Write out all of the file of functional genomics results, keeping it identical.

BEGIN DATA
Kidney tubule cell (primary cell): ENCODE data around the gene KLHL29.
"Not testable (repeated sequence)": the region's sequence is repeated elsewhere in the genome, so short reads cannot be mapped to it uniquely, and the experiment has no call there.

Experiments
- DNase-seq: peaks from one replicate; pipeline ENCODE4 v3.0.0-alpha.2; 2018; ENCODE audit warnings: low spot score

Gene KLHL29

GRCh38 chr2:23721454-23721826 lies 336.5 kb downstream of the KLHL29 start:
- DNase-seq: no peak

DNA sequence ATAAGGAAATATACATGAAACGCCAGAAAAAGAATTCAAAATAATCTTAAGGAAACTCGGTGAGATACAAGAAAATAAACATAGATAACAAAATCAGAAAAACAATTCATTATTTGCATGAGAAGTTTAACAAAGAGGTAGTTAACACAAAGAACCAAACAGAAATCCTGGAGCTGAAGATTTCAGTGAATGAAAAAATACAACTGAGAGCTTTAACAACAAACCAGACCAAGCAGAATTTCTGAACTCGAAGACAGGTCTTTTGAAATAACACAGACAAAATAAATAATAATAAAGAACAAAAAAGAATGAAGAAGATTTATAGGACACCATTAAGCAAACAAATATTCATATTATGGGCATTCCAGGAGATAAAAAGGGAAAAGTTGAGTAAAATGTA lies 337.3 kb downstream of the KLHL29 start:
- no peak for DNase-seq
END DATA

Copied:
Kidney tubule cell (primary cell): ENCODE data around the gene KLHL29.
"Not testable (repeated sequence)": the region's sequence is repeated elsewhere in the genome, so short reads cannot be mapped to it uniquely, and the experiment has no call there.

Experiments
- DNase-seq: peaks from one replicate; pipeline ENCODE4 v3.0.0-alpha.2; 2018; ENCODE audit warnings: low spot score

Gene KLHL29

GRCh38 chr2:23721454-23721826 lies 336.5 kb downstream of the KLHL29 start:
- DNase-seq: no peak

DNA sequence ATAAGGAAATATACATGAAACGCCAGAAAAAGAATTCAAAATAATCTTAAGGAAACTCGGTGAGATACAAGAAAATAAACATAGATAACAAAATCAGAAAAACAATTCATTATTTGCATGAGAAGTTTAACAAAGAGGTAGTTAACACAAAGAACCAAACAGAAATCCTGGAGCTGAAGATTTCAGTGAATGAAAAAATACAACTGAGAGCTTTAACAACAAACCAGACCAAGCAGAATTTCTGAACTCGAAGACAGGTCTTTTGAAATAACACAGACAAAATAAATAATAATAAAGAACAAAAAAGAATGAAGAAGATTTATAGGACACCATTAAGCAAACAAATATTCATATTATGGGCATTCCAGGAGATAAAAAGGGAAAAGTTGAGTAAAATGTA lies 337.3 kb downstream of the KLHL29 start:
- no peak for DNase-seq